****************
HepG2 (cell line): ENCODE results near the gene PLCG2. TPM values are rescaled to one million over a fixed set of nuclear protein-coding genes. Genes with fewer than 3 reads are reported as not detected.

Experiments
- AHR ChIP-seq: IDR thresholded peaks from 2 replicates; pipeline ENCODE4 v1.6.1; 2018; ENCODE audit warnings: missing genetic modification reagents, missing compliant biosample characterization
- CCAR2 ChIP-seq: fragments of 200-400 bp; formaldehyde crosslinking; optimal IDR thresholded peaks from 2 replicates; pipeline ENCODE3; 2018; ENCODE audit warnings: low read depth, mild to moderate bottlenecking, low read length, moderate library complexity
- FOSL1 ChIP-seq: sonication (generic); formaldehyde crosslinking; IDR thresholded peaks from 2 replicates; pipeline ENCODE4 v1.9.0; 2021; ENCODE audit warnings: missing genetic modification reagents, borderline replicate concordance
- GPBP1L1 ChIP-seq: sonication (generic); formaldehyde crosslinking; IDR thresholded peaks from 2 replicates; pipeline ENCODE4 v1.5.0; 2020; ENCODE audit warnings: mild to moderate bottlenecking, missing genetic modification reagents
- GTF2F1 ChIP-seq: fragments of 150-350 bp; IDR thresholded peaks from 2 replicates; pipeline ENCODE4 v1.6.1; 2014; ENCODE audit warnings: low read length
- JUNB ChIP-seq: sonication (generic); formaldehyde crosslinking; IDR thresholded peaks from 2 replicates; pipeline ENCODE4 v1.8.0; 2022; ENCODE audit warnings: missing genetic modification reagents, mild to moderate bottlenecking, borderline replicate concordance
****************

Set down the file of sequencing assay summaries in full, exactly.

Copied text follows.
HepG2 (cell line): ENCODE results near the gene PLCG2. TPM values are rescaled to one million over a fixed set of nuclear protein-coding genes. Genes with fewer than 3 reads are reported as not detected.

Experiments
- AHR ChIP-seq: IDR thresholded peaks from 2 replicates; pipeline ENCODE4 v1.6.1; 2018; ENCODE audit warnings: missing genetic modification reagents, missing compliant biosample characterization
- CCAR2 ChIP-seq: fragments of 200-400 bp; formaldehyde crosslinking; optimal IDR thresholded peaks from 2 replicates; pipeline ENCODE3; 2018; ENCODE audit warnings: low read depth, mild to moderate bottlenecking, low read length, moderate library complexity
- FOSL1 ChIP-seq: sonication (generic); formaldehyde crosslinking; IDR thresholded peaks from 2 replicates; pipeline ENCODE4 v1.9.0; 2021; ENCODE audit warnings: missing genetic modification reagents, borderline replicate concordance
- GPBP1L1 ChIP-seq: sonication (generic); formaldehyde crosslinking; IDR thresholded peaks from 2 replicates; pipeline ENCODE4 v1.5.0; 2020; ENCODE audit warnings: mild to moderate bottlenecking, missing genetic modification reagents
- GTF2F1 ChIP-seq: fragments of 150-350 bp; IDR thresholded peaks from 2 replicates; pipeline ENCODE4 v1.6.1; 2014; ENCODE audit warnings: low read length
- JUNB ChIP-seq: sonication (generic); formaldehyde crosslinking; IDR thresholded peaks from 2 replicates; pipeline ENCODE4 v1.8.0; 2022; ENCODE audit warnings: missing genetic modification reagents, mild to moderate bottlenecking, borderline replicate concordance